Secondly, I realised by encouraging our friends to support us, I truly was introducing them to an involvement in God’s family that they might have otherwise missed. It was about God’s children working together, each dependent on the other, to see God’s plan fulfilled in the lives not only of the givers and receivers, but in the lives of those who were still outside the family.”

Francois and I were introduced to each other for business purposes in 2009. Within the first two of that six-hour long coffee appointment, we immediately shared a mutual passion for social justice, professionalism and expanding God’s kingdom through global missions. I (Leani) used to earn my living as a registered architect and had made the switch to full-time vocational ministry in 2004. Up until four months ago, Francois was still financially sustained as a full-time trainer and management consultant.

Through a magnificent story – for another time – we were engaged three weeks later, married within two months and embarked on an adventure together with the Lord pursuing the ‘where’ and ‘how’ of His calling upon our lives as a couple. God only answered our prayers three years later. It happened at the end of 2012 while attending the Love Africa conference when Francois said yes to what we now refer to as the “Kabwe Calling”. With a single sentence he rearranged my whole world: “I am resigning at the end of this year so that we can commit to full-time service in the New Year.”

I remember feeling at first so relieved and overwhelmed that he had finally made this courageous decision. Within seconds though, I felt my heart tighten and a voice inside my head asking: “How on earth are you going to stay alive and have a reasonable life style if he stops working?” This brings me back to today: the first day of the first month since this new season in our lives when we woke up with an empty bank account with bills to be paid. And yet, all those corny-bumper-sticker-quoted-verses spring to mind and perhaps for the first time ever, they make sense and feel REAL:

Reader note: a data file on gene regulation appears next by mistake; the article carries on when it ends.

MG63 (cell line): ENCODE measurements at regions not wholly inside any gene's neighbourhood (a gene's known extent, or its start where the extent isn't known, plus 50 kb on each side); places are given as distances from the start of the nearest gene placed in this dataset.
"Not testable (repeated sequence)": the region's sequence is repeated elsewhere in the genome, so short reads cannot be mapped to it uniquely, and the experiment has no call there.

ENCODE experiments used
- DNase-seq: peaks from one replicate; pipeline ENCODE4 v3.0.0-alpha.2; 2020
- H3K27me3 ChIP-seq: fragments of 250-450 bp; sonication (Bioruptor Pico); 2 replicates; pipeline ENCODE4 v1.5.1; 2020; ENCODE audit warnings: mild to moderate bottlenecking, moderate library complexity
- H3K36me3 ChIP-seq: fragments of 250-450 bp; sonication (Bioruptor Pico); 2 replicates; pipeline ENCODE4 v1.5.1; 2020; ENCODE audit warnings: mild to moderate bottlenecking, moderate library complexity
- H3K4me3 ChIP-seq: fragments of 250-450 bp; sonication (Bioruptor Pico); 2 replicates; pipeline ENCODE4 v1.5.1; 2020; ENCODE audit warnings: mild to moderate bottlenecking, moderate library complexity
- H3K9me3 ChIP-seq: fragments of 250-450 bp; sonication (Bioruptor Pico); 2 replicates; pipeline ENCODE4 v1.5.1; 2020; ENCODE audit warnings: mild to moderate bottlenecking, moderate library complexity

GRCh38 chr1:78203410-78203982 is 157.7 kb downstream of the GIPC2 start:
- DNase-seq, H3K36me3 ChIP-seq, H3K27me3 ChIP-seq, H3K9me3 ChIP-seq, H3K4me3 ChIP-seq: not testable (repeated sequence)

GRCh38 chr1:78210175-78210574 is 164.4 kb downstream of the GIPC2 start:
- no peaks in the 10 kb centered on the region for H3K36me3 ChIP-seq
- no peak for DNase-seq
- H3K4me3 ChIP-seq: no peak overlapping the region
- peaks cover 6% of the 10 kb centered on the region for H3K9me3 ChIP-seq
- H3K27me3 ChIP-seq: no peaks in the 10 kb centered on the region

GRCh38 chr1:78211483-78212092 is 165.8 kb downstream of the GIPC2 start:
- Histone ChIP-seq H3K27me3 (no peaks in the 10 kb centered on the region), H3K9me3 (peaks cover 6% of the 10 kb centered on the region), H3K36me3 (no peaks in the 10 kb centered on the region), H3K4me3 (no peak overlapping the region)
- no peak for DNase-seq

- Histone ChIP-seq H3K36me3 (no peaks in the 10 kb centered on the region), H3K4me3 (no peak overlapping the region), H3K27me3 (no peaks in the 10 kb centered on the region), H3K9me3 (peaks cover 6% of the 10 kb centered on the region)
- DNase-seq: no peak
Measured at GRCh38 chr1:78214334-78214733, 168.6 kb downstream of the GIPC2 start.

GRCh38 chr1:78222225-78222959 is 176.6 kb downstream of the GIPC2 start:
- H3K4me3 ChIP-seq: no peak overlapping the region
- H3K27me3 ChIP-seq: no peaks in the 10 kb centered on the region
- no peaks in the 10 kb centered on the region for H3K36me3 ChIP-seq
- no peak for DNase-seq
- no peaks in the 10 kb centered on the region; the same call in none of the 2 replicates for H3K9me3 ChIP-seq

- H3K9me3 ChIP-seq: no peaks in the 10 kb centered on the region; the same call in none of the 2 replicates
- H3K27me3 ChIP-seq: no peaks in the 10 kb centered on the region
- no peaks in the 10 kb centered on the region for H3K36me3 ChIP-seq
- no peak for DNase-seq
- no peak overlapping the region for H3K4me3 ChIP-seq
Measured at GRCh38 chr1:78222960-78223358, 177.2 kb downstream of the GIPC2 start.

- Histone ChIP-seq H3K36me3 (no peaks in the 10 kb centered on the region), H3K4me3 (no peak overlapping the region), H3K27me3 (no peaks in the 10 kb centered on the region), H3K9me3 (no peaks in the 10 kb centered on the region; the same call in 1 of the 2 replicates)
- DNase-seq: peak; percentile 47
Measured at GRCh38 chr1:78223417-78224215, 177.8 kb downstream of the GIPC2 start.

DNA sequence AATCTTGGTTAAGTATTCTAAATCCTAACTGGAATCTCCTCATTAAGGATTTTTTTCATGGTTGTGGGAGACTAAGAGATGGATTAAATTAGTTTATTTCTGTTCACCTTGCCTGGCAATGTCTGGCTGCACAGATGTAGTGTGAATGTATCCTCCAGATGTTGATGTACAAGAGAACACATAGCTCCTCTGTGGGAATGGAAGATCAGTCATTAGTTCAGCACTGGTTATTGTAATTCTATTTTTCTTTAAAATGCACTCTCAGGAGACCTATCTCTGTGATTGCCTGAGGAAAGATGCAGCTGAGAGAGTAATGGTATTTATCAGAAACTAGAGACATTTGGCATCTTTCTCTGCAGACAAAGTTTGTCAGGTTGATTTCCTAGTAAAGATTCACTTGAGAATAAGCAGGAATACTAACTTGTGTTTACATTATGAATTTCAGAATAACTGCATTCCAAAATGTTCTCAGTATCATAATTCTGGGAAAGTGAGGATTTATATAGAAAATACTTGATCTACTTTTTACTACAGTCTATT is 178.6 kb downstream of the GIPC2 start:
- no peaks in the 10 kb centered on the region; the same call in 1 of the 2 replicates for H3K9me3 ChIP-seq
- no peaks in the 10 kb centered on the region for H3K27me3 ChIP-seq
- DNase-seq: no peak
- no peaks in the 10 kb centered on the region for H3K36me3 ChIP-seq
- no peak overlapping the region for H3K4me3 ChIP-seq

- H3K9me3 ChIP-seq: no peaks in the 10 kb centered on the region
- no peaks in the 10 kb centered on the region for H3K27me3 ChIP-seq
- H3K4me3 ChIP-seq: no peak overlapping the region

“Do not be anxious about anything, but in every situation, by prayer and petition, with thanksgiving, present your requests to God. And the peace of God, which transcends all understanding, will guard your hearts and your minds in Christ Jesus.” (Philippians 4:6,7)

“And He has said to me, “My grace is sufficient for you, for power is perfected in weakness.” Most gladly, therefore, I will rather boast about my weaknesses, so that the power of Christ may dwell in me.” (2 Corinthians 12:9)

The more we learn from older saints through conversations, reading their books and watching them live lives of complete dependence on the Lord’s daily provision, the more we discover how much we have missed out on by thinking – in our ignorance – that when we were ‘earning’ our living, we were doing it through our own strength.

As (an almost middle-aged) lover of risks and new challenges, the beginning of this chapter of our lives is certainly the most exhilarating. As part of our global family in Christ, we pray that the gems we glean from this book might bless you too.

So whether you have been investing money, time and prayers into missions for a long time or only recently began considering it, may the next few weeks be a mind-blowing experience indeed. We pray that the Creator of the Universe will reveal more of Himself, His love for you and the eternal scope of His plan with your earthly life as we reflect together on this topic. Myles writes about the example he saw in his parents:

“ My parents were an unspectacular couple with a spectacular impact for God’s Kingdom…The whole focus of their lives was to use everything they had in the best way they could to ensure that people heard, saw and felt the love of God.”